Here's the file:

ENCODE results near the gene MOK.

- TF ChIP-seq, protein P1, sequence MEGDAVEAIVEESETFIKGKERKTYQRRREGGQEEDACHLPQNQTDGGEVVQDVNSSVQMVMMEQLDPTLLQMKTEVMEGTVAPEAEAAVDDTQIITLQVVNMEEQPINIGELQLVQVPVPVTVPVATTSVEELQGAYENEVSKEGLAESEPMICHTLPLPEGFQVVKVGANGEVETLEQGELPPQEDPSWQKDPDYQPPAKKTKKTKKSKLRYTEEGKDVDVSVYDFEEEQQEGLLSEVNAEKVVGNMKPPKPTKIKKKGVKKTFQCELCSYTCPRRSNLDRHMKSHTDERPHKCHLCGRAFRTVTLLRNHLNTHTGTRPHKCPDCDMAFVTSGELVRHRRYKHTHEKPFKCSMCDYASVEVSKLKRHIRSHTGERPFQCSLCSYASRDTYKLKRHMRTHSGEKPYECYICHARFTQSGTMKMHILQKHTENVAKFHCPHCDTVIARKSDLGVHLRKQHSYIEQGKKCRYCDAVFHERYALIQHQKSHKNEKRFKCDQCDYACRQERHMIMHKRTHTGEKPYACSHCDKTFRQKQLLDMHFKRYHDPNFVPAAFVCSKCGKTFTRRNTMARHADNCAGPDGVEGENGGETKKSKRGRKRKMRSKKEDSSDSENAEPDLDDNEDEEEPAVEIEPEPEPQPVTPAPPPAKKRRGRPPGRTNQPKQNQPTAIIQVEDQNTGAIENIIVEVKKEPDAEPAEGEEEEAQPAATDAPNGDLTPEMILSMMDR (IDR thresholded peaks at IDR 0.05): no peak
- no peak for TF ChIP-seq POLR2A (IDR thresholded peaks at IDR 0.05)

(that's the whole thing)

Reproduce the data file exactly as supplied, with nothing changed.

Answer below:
ENCODE results near the gene MOK.

- TF ChIP-seq, protein P1, sequence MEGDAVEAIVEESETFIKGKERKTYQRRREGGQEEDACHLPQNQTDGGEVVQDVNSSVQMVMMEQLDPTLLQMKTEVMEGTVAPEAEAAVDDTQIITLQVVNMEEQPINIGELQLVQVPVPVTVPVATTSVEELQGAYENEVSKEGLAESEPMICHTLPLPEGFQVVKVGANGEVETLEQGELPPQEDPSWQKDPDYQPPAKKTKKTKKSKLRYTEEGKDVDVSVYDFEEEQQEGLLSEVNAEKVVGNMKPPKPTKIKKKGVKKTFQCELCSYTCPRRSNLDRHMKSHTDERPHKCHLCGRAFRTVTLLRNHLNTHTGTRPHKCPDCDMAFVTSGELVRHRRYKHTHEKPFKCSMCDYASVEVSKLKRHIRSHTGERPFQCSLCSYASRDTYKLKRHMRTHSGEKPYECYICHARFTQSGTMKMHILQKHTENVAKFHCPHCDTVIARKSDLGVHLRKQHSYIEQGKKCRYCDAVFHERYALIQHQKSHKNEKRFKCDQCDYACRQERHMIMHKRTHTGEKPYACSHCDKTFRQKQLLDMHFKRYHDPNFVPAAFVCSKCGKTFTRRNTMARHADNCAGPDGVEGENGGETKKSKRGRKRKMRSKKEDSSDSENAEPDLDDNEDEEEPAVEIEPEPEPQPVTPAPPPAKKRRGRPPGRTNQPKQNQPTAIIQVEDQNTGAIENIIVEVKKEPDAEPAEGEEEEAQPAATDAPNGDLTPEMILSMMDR (IDR thresholded peaks at IDR 0.05): no peak
- no peak for TF ChIP-seq POLR2A (IDR thresholded peaks at IDR 0.05)